The Weekly article carps about the city getting "battered" in court, but the city has won most of its past court cases. As to the current case, the Supreme Court grants extremely few petitions for review, and it is doubtful that the court would have granted this one unless there was a concern with the Court of Appeals decision favoring Clear Channel.

So why did the Weekly, unlike the Tucson Citizen, ignore mentioning this case and upcoming oral argument in the Supreme Court?

Andy Silverman, Joseph Livermore Professor and director, Clinical Programs
James E. Rogers College of Law

Nonvoters Should Take Naturalization Classes

Oh, boy! Here I was trying to stay calm through Election Day, but you have made it impossible ("Staying Home on Election Day," Oct. 28). American citizens are on my s--- list somewhere below cheats and drug addicts. In the United States, they have the right to be idiots, but they are disgraceful nonetheless.

Do I get frustrated by the lies politicians tell on both sides? Yes! Do I sometimes feel like I don't like any of the candidates for an office? Yes! But I also understand that this is the right that our country was created for--the right to choose one's government.

Maybe native-born Americans should take the naturalization classes along with the foreign-born every 10 years or so. Maybe we would learn to appreciate that we have rights but also we have privileges--and paramount among the privileges is the right to vote.

Patricia McKenna

'Weekly' Should Not Have Given Nonvoters Press

I was disappointed with the Tucson Weekly for featuring a story on nonvoters in an election year that is so critical. First of all, brave people died so that we Americans would have the right to vote. It is precious. Secondly, there are numerous trying-to-be-voters in Florida who had their rights stolen by the criminals who are now in office. Third, what kind of message are we sending to our children and to the rest of the world?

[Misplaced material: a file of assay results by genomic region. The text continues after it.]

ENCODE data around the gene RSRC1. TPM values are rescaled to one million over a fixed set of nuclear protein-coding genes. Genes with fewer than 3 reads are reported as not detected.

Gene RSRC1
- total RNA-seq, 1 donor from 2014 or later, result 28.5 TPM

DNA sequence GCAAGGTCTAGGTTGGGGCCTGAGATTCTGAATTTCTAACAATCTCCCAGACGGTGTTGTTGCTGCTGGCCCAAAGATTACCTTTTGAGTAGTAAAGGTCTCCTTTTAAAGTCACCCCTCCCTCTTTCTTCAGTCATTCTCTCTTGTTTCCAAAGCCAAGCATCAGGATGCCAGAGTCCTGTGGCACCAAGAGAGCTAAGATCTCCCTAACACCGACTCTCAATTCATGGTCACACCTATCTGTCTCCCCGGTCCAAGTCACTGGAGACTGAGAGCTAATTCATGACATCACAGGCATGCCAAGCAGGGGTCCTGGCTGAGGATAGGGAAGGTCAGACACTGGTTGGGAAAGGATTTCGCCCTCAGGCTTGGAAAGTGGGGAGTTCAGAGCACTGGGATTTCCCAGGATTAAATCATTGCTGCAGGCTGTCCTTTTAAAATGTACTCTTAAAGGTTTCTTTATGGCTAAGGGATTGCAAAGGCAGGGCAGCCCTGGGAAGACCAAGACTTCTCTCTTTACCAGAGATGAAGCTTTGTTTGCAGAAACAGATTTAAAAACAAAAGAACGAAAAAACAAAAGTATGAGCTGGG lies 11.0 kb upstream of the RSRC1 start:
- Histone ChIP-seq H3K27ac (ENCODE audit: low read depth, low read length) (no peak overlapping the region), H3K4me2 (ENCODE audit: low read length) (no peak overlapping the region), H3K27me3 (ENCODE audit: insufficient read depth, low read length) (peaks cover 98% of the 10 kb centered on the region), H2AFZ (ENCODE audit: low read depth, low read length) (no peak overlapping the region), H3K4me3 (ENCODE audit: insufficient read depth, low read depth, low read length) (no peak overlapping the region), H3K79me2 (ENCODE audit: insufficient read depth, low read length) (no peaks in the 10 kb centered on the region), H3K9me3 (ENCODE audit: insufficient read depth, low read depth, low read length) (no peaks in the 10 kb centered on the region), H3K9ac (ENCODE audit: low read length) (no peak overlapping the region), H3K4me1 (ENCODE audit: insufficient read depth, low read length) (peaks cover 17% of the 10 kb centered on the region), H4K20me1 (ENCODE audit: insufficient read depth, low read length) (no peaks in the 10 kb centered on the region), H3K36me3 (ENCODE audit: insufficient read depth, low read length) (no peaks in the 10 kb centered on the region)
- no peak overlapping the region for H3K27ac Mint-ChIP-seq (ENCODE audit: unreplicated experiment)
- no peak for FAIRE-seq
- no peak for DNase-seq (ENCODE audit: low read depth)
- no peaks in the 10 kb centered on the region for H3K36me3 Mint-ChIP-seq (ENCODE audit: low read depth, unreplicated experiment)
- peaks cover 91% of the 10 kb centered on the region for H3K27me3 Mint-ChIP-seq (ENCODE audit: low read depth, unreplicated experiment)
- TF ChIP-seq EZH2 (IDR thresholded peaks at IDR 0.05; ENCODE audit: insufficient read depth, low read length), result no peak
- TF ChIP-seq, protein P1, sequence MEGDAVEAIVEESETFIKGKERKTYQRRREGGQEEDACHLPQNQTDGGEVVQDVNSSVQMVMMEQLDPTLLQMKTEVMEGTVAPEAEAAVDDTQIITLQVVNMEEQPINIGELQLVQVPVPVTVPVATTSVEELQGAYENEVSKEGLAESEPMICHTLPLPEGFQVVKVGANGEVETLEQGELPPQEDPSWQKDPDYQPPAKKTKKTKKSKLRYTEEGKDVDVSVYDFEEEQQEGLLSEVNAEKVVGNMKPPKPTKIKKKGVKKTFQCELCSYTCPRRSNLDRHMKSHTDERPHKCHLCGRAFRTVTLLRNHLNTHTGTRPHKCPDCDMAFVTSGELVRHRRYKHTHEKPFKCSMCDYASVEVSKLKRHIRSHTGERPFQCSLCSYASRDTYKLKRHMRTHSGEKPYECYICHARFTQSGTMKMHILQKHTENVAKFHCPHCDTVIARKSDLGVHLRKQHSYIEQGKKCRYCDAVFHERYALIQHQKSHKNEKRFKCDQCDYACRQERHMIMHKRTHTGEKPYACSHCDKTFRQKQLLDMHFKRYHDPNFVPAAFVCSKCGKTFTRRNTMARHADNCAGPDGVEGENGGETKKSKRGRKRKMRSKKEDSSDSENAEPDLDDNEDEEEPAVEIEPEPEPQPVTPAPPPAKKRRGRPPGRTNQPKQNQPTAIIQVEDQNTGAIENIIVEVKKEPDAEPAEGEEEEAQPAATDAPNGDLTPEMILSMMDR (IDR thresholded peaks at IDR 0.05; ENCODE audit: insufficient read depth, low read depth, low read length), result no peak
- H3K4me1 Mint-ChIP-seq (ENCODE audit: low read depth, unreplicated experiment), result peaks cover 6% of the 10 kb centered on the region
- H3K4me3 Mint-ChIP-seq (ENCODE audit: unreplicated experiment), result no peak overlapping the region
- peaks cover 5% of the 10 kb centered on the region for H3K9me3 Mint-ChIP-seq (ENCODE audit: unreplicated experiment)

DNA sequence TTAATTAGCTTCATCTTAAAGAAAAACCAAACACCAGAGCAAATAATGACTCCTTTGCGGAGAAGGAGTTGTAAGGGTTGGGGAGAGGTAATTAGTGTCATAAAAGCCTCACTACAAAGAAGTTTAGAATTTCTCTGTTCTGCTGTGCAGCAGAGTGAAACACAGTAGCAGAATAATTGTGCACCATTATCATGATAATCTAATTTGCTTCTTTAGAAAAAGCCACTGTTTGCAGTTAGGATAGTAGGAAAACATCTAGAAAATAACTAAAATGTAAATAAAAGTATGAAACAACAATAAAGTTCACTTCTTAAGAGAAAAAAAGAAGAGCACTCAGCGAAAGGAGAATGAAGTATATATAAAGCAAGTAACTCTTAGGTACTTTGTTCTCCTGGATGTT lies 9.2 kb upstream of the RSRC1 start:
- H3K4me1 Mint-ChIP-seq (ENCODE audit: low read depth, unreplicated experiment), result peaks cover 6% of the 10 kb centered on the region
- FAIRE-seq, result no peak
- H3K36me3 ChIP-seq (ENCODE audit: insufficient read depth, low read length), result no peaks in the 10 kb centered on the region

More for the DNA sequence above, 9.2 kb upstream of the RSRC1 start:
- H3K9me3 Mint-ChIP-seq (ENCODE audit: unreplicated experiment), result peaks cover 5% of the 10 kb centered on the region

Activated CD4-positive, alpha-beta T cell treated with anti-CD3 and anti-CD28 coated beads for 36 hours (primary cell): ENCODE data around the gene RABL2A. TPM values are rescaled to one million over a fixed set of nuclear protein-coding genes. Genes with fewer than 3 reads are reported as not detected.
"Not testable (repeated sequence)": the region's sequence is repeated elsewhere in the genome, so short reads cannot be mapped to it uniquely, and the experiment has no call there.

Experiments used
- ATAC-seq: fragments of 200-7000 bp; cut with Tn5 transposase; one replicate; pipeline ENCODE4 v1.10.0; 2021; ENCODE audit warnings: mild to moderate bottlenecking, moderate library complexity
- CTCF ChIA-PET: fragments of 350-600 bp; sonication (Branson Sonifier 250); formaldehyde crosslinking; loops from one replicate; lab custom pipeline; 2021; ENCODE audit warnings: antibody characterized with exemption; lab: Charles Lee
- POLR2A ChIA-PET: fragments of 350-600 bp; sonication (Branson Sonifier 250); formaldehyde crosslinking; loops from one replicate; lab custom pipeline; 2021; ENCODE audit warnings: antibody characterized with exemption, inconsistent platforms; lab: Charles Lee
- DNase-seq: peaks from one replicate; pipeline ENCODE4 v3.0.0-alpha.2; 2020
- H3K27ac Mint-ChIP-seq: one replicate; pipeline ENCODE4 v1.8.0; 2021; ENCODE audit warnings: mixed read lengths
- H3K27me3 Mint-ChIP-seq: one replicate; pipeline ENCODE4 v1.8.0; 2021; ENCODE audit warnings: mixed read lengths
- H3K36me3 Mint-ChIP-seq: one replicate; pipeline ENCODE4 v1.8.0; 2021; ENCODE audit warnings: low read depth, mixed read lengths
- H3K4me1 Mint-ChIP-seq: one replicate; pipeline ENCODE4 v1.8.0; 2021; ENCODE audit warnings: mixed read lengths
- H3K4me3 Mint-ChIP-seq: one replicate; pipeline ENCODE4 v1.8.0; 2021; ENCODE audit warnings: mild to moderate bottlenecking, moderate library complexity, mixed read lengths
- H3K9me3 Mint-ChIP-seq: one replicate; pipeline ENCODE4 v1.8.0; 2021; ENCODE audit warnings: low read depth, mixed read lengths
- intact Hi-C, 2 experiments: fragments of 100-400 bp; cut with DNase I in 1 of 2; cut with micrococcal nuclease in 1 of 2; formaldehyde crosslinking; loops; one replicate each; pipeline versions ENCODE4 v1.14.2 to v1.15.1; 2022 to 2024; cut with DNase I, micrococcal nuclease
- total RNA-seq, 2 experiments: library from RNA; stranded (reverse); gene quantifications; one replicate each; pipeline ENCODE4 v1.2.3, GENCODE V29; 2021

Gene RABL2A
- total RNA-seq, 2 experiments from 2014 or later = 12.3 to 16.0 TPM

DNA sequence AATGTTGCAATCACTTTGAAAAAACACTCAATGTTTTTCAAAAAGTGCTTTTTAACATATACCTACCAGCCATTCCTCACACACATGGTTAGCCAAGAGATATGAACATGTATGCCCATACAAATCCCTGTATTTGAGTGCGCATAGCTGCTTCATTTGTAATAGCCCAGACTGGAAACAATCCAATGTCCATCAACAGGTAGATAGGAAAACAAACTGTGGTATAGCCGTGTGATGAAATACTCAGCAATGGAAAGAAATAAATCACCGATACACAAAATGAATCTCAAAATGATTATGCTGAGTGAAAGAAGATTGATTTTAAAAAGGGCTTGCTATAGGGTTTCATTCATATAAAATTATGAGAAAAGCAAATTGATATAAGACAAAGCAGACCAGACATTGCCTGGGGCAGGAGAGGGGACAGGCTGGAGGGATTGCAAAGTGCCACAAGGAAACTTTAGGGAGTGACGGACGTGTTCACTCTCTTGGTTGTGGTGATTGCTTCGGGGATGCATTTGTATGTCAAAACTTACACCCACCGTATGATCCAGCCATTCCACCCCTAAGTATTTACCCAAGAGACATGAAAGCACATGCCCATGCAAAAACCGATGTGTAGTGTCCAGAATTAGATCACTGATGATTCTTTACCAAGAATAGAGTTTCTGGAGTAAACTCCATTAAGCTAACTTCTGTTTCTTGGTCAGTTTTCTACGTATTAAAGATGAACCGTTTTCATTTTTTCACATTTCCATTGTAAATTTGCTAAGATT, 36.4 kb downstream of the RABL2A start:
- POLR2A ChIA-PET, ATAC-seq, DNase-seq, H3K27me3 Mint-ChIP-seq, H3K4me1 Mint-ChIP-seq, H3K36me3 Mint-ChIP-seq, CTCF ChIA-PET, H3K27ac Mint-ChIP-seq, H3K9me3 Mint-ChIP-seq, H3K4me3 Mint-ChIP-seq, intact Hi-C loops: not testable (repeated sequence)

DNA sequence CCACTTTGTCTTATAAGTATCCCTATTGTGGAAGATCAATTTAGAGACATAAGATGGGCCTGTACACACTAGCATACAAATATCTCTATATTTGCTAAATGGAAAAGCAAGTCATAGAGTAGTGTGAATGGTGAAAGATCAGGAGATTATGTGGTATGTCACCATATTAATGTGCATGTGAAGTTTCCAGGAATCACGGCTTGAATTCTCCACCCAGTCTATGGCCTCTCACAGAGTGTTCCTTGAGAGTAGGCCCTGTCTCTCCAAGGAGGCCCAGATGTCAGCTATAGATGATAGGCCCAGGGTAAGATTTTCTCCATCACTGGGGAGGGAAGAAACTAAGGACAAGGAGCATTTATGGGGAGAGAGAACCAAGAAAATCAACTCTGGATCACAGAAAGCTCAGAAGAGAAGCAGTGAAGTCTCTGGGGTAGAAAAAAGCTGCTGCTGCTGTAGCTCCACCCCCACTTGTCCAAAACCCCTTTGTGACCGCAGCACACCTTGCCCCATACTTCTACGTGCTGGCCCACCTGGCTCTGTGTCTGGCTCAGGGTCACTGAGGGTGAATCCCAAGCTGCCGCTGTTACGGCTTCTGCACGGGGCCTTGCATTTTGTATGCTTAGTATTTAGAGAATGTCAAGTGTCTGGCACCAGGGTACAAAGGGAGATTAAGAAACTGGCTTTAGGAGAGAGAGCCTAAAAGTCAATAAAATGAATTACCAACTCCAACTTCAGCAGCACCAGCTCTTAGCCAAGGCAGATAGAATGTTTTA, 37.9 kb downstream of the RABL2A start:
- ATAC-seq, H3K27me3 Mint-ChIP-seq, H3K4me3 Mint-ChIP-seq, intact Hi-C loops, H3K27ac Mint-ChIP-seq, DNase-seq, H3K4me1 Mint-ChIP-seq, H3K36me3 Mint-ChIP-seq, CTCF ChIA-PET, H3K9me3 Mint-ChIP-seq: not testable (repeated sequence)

Moral of the story: If you are too busy (not!), too lazy (maybe) or too stupid, you are remiss in your duties as an American.

Doug O'Brien

Tom Danehy: Ass Clown

I just finished reading Tom Danehy's opinion piece titled, "It's Time to Eat a Hamburger to Protest Anti McDonald's Day" (Oct. 14). If Tom ever wishes to grow up and become a real journalist/writer, he might remember one simple thing: research. It is funny how he spouts off his french fry-filled mouth without mentioning any facts. If he read something besides tabloids and porno mags, he would realize that McD's has been an adamant squasher of unions and that it continues to lobby Congress to keep the minimum wage at $5.15 an hour. I like how he blames the low-income employees for their fate in the job market. Maybe if schools gave an opportunity with adequate teaching and funding, these people would have had a chance to better themselves.